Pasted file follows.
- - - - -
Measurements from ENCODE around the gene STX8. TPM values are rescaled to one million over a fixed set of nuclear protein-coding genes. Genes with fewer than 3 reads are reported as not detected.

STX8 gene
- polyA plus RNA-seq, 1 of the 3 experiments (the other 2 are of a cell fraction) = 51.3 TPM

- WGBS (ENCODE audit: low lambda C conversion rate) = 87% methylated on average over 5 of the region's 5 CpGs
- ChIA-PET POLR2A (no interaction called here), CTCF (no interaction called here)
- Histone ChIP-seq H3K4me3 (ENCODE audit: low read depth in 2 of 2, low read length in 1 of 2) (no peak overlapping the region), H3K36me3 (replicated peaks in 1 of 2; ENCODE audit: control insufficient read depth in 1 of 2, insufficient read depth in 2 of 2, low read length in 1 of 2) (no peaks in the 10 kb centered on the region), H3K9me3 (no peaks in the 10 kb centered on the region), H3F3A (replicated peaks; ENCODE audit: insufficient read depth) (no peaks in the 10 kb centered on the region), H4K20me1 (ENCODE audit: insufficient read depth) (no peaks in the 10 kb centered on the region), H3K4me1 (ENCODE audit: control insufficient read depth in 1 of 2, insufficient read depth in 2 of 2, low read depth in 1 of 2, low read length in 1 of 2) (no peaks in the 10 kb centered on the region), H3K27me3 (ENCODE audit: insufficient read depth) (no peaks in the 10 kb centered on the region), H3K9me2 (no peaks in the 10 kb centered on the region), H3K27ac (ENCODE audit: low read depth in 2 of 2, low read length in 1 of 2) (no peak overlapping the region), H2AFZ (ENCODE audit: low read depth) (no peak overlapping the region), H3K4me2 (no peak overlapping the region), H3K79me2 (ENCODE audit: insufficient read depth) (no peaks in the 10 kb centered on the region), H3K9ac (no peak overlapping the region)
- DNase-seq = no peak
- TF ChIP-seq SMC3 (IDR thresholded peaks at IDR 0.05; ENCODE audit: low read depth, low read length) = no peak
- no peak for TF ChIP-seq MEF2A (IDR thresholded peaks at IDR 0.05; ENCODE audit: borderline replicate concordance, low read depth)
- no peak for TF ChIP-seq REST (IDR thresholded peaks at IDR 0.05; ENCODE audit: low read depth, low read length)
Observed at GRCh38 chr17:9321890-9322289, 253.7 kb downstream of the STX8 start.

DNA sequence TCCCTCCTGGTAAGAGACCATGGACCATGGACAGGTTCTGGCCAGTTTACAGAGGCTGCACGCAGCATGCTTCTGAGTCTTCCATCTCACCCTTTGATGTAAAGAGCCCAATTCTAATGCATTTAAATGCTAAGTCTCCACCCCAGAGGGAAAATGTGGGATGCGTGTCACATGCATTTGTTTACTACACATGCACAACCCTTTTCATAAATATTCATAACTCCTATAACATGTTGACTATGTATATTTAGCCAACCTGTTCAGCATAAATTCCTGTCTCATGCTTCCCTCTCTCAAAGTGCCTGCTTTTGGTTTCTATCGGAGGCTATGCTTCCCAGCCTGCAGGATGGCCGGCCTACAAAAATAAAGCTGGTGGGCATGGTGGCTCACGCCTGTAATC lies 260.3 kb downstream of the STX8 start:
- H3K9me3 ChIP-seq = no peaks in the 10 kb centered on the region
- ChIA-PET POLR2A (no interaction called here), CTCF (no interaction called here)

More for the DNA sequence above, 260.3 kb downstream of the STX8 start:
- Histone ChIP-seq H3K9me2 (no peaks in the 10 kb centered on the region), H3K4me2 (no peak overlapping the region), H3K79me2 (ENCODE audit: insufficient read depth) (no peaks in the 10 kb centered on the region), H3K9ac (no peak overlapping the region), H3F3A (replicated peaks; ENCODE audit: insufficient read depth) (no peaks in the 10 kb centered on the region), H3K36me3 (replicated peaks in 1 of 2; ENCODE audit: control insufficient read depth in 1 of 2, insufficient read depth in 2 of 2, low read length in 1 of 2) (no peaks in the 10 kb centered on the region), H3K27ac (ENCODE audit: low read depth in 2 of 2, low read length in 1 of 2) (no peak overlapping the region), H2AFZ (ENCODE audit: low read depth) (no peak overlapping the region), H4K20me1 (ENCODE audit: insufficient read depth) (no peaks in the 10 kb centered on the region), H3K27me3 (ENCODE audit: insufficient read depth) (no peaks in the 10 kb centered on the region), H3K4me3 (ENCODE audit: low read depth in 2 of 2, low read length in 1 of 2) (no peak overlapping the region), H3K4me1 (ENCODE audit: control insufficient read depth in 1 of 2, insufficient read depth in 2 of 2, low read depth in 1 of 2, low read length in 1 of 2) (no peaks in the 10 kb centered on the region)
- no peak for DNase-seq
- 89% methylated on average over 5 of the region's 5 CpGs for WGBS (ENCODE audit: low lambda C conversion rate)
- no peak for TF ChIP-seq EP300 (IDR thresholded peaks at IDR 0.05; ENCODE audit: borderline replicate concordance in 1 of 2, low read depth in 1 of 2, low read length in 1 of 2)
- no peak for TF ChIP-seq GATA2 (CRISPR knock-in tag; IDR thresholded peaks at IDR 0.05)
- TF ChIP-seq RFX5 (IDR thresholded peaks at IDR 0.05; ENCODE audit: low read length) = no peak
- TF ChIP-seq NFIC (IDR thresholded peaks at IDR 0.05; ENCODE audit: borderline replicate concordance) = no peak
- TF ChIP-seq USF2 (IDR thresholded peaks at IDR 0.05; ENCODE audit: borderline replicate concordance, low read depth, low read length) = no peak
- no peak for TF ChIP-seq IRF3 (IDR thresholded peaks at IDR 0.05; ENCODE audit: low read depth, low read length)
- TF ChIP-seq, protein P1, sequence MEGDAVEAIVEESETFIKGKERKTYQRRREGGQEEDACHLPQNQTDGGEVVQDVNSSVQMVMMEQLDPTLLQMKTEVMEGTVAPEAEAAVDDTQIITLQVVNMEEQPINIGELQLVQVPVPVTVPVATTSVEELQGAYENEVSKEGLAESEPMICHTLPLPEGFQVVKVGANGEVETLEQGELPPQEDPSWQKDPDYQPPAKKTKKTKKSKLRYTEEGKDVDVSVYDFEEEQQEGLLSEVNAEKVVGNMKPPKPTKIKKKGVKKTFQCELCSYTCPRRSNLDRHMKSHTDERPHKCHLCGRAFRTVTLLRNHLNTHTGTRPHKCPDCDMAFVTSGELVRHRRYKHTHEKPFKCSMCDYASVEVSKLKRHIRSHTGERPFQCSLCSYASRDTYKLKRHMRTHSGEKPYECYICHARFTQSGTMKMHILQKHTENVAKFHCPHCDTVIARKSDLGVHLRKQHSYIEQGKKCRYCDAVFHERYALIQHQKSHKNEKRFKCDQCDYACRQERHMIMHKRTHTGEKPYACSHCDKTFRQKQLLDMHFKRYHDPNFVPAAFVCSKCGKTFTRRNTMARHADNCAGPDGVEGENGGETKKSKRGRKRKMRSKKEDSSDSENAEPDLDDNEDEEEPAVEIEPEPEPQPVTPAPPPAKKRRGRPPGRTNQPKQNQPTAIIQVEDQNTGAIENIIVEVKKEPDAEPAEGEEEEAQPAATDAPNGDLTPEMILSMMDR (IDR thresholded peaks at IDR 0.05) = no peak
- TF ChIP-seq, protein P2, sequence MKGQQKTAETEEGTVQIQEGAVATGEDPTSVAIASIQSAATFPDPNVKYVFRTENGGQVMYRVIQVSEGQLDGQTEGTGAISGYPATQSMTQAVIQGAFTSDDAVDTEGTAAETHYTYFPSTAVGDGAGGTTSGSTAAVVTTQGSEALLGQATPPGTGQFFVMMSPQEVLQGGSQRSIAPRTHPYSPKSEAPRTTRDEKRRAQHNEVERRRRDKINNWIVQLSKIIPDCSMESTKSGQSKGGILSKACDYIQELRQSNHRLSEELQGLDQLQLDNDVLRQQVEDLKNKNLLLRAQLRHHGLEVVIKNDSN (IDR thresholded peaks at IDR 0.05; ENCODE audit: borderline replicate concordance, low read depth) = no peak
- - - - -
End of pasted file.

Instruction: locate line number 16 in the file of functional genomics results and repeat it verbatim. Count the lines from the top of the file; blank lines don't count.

- Histone ChIP-seq H3K9me2 (no peaks in the 10 kb centered on the region), H3K4me2 (no peak overlapping the region), H3K79me2 (ENCODE audit: insufficient read depth) (no peaks in the 10 kb centered on the region), H3K9ac (no peak overlapping the region), H3F3A (replicated peaks; ENCODE audit: insufficient read depth) (no peaks in the 10 kb centered on the region), H3K36me3 (replicated peaks in 1 of 2; ENCODE audit: control insufficient read depth in 1 of 2, insufficient read depth in 2 of 2, low read length in 1 of 2) (no peaks in the 10 kb centered on the region), H3K27ac (ENCODE audit: low read depth in 2 of 2, low read length in 1 of 2) (no peak overlapping the region), H2AFZ (ENCODE audit: low read depth) (no peak overlapping the region), H4K20me1 (ENCODE audit: insufficient read depth) (no peaks in the 10 kb centered on the region), H3K27me3 (ENCODE audit: insufficient read depth) (no peaks in the 10 kb centered on the region), H3K4me3 (ENCODE audit: low read depth in 2 of 2, low read length in 1 of 2) (no peak overlapping the region), H3K4me1 (ENCODE audit: control insufficient read depth in 1 of 2, insufficient read depth in 2 of 2, low read depth in 1 of 2, low read length in 1 of 2) (no peaks in the 10 kb centered on the region)